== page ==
In Brief: German Health Minister tests positive for the coronavirus

Jens Spahn tweeted he was isolating at home and exhibiting only cold symptoms.

Photo by Parastoo Diba on Unsplash


Updated on Thursday, Oct. 22 at 10:00 a.m

By Monika Müller-Kroll, Sylvia Cunningham and Kate Brady

German Health Minister Jens Spahn has tested positive for the coronavirus, his ministry announced.

Shortly before his diagnosis on Wednesday, Spahn attended a cabinet meeting in Berlin, where he was seen wearing a mask.

A government spokesman said neither Chancellor Angela Merkel nor her other cabinet members will go into quarantine as they were following social distancing and other hygiene requirements.

In the evening, Spahn tweeted he was isolating at home and exhibiting only cold symptoms.


About 150 police officers raided six locations in Berlin-Kreuzberg on Wednesday, including a mosque, in connection with an investigation into pandemic-related fraud.

Berlin’s public prosecutor’s office tweeted three people are suspected of illegally applying for and securing coronavirus emergency aid amounting to nearly 70,000 euros.

Officers said they confiscated about 7,000 euros and various documents during the raids.


The organizer of Berlin-Mitte’s popular Gendarmenmarkt Christmas Market has called the event off this holiday season.

He told the German daily, Die Welt, that there is an “incalculable health and economic risk due to the development of COVID-19.”

In neighboring Potsdam, the mayor also canceled the city’s hallmark “Blauer Lichterglanz” market, citing the current infection rate. The seven-day incidence rate there was 35.5 new infections per 100,000 residents Wednesday, still significantly lower than Berlin’s rate of 104.4.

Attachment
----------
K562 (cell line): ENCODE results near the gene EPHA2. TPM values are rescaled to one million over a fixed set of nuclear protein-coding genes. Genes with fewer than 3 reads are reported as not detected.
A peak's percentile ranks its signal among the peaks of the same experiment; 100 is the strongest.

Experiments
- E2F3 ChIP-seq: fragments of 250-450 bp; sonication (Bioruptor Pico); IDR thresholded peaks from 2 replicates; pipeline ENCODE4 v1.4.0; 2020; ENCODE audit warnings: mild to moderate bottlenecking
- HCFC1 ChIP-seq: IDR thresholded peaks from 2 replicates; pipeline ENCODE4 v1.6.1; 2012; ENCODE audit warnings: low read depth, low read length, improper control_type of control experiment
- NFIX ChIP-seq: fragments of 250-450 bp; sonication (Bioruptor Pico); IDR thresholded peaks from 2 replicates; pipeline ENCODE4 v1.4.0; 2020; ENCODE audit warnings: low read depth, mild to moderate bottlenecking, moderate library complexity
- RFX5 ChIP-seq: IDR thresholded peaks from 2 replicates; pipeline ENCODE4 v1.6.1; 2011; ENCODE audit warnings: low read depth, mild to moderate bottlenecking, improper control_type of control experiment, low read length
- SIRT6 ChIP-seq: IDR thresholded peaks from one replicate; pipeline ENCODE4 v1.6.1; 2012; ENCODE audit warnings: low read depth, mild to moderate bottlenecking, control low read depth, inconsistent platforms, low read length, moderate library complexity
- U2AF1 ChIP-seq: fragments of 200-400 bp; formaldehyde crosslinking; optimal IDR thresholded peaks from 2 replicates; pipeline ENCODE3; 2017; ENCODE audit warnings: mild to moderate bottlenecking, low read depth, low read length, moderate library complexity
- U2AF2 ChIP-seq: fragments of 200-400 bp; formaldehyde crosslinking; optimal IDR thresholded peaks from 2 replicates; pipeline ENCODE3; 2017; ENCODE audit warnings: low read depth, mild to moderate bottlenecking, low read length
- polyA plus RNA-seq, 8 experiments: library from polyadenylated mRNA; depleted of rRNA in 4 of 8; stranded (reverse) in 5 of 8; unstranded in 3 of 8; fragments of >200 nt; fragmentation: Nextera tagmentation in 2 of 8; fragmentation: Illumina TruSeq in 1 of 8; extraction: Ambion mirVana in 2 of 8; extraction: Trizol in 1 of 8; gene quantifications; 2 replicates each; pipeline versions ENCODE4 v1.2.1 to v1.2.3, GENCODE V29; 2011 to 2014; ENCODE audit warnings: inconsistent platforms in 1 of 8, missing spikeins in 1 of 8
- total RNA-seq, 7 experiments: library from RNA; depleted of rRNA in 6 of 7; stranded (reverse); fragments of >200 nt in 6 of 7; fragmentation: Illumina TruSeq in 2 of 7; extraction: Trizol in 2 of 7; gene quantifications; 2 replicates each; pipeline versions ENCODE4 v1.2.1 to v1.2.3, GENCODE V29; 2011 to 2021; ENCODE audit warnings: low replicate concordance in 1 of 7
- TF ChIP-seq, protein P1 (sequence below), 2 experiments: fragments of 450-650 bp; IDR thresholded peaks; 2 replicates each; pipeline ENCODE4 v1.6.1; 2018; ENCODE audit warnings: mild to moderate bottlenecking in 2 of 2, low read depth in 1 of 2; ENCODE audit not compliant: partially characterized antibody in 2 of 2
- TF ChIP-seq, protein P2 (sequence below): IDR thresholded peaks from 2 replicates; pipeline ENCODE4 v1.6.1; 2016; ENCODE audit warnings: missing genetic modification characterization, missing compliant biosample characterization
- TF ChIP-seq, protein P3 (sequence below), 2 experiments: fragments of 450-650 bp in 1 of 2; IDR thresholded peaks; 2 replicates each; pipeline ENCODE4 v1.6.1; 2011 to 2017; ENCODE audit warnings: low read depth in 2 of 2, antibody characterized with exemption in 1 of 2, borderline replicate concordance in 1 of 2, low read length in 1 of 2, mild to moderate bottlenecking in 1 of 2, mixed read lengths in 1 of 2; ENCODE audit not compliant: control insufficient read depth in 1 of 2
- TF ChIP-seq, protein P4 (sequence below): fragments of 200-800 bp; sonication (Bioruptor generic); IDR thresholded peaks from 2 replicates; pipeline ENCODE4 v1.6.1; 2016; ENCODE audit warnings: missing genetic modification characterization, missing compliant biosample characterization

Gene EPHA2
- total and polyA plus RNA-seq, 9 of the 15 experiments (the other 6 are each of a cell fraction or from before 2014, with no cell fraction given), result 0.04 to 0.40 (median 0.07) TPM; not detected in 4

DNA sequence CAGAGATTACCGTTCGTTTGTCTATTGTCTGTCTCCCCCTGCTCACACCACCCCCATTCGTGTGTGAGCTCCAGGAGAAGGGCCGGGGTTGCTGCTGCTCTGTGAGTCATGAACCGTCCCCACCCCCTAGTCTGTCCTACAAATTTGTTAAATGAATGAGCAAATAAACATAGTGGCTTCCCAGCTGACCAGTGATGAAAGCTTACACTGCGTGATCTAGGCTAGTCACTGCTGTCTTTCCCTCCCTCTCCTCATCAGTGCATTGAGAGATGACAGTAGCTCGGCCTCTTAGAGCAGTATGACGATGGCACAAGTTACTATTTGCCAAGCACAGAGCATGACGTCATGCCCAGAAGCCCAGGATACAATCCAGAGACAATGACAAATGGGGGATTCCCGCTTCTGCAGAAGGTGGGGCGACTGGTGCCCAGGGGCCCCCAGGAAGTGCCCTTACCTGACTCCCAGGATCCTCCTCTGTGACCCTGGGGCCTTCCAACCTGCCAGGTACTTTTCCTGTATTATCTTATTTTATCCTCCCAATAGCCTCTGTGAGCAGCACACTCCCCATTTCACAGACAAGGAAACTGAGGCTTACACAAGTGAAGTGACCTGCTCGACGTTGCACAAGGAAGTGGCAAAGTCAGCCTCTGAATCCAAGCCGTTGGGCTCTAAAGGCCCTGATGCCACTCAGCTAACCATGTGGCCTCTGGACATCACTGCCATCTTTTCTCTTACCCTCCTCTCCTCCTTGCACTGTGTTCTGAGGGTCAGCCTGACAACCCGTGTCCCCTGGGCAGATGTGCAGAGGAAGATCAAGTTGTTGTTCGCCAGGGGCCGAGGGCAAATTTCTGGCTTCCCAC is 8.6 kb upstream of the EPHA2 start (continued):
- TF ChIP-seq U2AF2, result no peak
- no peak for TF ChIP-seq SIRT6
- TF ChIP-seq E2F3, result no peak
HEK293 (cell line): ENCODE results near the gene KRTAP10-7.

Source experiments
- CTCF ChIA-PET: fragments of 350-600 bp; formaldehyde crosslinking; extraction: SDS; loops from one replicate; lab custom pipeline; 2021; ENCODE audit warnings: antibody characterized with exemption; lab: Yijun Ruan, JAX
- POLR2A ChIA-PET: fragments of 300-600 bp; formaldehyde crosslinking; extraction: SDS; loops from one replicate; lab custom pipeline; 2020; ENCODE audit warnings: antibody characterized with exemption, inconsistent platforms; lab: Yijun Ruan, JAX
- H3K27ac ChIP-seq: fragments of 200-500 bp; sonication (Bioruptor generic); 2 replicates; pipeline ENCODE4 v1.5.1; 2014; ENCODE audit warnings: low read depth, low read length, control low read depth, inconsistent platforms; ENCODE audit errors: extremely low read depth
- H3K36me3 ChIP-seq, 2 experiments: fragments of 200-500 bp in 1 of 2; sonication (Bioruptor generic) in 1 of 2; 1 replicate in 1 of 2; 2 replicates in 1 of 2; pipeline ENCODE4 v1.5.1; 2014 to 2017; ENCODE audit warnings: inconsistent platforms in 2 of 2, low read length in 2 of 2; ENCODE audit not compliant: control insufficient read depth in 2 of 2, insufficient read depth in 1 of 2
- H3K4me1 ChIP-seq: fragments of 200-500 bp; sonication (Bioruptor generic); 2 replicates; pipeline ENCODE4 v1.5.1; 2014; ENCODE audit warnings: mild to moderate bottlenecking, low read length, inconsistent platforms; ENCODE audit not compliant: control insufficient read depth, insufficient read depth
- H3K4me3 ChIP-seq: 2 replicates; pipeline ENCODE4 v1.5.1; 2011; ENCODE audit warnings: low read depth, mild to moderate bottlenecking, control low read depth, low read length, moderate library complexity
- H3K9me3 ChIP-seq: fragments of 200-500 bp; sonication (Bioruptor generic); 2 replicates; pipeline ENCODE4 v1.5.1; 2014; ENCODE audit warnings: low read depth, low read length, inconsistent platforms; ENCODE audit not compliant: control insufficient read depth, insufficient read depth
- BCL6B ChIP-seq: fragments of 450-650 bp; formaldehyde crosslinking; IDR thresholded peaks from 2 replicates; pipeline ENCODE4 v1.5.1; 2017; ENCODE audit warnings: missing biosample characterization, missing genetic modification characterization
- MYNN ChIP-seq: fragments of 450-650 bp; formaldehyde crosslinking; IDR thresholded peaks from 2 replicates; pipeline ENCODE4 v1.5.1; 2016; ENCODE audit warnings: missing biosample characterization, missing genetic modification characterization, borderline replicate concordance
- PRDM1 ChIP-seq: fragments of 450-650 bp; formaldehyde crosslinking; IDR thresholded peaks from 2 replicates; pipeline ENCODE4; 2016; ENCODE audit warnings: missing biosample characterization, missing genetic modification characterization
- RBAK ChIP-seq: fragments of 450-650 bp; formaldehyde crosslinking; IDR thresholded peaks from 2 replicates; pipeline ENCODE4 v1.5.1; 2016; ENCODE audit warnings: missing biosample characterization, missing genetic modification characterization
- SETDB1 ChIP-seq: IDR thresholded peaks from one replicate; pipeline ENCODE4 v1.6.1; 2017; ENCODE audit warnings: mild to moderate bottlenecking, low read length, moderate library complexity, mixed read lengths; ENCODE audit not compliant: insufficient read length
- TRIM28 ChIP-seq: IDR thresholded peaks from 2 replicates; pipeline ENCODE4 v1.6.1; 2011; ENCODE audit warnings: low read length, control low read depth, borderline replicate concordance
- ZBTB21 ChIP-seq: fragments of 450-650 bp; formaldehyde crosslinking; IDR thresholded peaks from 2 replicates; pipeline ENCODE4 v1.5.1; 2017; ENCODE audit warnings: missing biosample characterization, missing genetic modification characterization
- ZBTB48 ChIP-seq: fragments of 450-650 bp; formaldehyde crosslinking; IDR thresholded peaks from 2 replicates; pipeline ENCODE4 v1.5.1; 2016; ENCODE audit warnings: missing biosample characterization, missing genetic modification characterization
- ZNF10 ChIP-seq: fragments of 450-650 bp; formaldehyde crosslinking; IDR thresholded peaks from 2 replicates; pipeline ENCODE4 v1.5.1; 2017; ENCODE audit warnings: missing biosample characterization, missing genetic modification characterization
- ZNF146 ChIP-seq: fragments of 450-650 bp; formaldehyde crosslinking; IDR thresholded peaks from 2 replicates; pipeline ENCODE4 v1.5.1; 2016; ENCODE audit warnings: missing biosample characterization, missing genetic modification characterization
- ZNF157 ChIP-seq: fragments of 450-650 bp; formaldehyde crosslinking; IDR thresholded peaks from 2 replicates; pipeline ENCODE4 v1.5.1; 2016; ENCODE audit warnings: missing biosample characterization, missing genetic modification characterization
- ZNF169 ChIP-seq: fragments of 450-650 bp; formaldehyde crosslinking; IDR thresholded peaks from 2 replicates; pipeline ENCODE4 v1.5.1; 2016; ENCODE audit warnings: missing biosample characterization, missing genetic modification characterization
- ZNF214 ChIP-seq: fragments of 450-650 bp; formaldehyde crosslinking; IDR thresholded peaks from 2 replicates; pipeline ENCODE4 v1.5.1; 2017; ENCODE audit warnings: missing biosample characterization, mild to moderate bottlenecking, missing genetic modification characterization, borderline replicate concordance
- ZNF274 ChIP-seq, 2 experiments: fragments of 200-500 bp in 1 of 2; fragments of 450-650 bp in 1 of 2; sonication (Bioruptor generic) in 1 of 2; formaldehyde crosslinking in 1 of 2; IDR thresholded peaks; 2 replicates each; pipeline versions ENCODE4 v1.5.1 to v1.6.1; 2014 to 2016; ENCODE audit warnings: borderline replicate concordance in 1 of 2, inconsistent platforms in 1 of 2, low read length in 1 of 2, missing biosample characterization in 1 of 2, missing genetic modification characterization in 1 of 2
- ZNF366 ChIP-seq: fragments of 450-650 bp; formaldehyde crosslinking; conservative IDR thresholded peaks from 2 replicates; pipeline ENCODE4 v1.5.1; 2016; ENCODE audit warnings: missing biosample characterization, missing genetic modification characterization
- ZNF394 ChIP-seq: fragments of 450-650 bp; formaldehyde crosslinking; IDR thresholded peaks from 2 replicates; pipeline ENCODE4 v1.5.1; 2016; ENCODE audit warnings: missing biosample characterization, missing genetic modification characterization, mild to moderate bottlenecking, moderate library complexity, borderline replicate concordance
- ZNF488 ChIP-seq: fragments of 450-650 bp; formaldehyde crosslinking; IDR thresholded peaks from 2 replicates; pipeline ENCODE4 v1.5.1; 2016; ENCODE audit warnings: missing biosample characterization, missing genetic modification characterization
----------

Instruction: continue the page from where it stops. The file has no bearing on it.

But elsewhere in Berlin and across the country, many local leaders and market organizers are still trying to find ways to allow the season of Glühwein to proceed, albeit with some pandemic rules in place.

In the German capital, those include a masking requirement as well as limiting the number of visitors at peak hours and requiring plastic partitions be installed to separate booth staff from customers, according to the Berlin daily, Der Tagesspiegel.


Berlin police are investigating what’s being called one of the biggest acts of vandalism on artifacts in Germany’s post-war history.

It’s not yet clear whether the date of the attack earlier this month — German Unity Day — was a coincidence.

More than 60 artifacts and antiquities were sprayed with an oily liquid at locations across Berlin’s Museum Island on Oct. 3. The works of art include Egyptian sarcophagi, stone sculptures and 19th century paintings.

Culture Minister Monika Grütters said in a statement that there’s “hope the damage can be repaired” but added Berlin museum officials need to answer questions about their security protocol.

Authorities have urged members of the public who visited the museums on Oct. 3, to come forward if they saw any suspicious behavior.

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